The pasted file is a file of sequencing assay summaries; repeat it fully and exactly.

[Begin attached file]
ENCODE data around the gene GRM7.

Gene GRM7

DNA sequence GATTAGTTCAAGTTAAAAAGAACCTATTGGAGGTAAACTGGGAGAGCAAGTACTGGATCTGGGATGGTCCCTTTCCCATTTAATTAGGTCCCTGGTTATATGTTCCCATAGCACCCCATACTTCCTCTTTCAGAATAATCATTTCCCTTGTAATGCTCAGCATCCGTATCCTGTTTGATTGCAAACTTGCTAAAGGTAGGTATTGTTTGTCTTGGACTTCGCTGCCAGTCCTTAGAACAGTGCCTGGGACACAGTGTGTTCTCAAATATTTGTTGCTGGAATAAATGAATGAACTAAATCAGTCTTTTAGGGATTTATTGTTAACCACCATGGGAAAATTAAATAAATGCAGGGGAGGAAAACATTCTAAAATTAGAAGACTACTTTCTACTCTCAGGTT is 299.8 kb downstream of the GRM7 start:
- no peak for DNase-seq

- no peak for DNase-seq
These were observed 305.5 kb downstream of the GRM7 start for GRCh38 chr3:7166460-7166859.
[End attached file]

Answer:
ENCODE data around the gene GRM7.

Gene GRM7

DNA sequence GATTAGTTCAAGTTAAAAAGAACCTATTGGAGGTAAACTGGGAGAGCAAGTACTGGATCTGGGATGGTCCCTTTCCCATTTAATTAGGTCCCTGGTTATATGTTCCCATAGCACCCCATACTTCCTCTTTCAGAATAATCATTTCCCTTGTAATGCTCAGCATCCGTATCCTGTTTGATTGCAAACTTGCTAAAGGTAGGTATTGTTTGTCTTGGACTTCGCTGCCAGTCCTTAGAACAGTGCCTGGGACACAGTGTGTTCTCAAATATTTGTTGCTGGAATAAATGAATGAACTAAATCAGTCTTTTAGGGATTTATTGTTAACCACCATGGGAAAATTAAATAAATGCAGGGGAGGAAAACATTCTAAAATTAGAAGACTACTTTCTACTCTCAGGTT is 299.8 kb downstream of the GRM7 start:
- no peak for DNase-seq

- no peak for DNase-seq
These were observed 305.5 kb downstream of the GRM7 start for GRCh38 chr3:7166460-7166859.